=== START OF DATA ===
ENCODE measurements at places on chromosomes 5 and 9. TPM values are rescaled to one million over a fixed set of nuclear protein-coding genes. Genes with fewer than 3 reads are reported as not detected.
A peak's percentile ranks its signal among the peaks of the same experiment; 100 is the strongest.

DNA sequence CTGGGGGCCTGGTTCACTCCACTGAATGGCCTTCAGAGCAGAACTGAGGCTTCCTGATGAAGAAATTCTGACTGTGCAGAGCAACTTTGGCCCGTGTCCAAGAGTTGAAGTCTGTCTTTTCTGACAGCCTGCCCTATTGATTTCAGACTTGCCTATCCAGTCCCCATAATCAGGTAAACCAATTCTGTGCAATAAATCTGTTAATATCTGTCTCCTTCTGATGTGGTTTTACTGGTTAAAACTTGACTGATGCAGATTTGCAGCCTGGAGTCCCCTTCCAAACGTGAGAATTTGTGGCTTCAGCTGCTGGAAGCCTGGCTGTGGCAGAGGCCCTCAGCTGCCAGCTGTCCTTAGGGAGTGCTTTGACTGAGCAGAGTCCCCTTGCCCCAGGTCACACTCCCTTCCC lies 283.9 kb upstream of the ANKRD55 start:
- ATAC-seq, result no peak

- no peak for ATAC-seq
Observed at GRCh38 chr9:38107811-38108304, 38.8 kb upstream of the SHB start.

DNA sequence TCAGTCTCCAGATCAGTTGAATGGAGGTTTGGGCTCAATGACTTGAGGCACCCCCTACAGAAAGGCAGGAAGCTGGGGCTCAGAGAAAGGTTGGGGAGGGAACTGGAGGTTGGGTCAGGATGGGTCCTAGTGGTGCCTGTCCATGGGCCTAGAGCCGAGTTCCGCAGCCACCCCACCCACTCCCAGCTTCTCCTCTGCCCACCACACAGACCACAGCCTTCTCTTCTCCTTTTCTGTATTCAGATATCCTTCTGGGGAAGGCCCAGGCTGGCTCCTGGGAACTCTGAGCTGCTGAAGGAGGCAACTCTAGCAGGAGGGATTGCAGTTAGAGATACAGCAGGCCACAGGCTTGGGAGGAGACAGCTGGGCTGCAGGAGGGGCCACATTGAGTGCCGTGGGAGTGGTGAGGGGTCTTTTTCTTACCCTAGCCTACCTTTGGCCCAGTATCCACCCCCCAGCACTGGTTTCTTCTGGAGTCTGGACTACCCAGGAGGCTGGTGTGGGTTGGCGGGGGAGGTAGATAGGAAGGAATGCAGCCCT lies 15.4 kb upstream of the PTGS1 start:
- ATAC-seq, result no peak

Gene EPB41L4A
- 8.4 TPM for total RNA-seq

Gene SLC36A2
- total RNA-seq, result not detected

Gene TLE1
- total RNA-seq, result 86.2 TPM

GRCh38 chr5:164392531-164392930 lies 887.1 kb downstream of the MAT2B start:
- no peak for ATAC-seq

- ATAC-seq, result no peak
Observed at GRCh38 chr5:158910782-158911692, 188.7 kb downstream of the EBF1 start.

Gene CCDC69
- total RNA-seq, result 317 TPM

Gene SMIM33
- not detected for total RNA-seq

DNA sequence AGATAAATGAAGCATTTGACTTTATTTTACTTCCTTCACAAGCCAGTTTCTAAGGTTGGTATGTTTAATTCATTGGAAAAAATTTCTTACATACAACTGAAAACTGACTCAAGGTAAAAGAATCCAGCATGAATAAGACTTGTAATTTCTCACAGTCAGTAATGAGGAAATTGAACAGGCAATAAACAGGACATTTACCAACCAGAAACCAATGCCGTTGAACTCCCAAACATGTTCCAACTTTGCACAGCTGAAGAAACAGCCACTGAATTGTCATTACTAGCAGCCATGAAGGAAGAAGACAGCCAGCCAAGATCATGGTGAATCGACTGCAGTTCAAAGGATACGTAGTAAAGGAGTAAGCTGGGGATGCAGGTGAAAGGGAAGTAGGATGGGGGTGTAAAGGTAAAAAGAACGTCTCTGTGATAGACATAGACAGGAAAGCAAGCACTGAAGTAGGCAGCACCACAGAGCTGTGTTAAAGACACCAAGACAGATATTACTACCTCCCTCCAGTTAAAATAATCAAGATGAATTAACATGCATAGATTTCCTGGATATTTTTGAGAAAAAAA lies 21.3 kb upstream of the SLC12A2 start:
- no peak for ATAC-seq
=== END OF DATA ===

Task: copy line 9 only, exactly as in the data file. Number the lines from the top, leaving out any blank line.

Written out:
Gene EPB41L4A